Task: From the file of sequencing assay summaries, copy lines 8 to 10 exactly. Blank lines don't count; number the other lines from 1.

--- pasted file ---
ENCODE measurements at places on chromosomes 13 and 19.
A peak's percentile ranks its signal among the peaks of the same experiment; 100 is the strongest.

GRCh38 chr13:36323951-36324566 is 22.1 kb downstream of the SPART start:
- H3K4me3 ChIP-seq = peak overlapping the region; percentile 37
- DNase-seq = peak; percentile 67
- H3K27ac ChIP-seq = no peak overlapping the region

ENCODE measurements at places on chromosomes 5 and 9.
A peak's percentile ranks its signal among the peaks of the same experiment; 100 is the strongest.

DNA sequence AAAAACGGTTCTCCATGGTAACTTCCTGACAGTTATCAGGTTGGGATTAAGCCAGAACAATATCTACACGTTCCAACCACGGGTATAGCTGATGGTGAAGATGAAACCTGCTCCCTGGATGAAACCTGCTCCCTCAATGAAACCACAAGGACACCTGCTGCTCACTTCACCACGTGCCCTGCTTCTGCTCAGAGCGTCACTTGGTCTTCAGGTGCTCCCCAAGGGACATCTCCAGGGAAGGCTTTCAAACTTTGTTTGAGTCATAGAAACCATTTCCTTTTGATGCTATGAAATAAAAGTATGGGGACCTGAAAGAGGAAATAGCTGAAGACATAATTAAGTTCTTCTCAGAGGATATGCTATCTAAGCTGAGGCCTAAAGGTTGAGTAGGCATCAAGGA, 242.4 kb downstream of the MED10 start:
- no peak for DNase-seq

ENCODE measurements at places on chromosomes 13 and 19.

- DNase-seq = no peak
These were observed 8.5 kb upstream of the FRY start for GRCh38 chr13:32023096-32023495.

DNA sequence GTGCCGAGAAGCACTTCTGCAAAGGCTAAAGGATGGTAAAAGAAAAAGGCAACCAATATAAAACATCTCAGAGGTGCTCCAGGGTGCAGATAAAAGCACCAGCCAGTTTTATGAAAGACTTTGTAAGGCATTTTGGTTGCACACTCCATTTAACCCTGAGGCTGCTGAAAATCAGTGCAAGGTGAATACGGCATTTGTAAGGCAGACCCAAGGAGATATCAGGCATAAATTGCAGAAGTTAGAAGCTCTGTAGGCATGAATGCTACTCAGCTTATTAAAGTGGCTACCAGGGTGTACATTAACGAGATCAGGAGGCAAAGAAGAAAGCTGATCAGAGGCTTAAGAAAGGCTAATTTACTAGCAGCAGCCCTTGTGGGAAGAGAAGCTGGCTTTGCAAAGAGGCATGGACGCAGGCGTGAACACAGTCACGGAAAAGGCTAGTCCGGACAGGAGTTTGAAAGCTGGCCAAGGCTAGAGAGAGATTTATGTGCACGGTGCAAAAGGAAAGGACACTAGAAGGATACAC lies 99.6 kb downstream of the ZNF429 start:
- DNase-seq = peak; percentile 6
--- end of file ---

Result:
A peak's percentile ranks its signal among the peaks of the same experiment; 100 is the strongest.

DNA sequence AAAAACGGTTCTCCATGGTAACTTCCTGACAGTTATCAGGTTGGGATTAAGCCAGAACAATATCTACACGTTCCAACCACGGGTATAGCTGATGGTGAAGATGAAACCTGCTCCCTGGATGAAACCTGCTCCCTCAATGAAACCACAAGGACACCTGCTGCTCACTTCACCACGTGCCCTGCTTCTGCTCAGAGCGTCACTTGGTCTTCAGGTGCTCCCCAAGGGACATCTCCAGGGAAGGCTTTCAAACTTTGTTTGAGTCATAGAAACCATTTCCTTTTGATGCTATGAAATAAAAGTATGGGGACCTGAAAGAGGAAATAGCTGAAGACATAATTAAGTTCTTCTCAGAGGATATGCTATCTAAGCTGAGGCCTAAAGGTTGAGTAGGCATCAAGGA, 242.4 kb downstream of the MED10 start:
- no peak for DNase-seq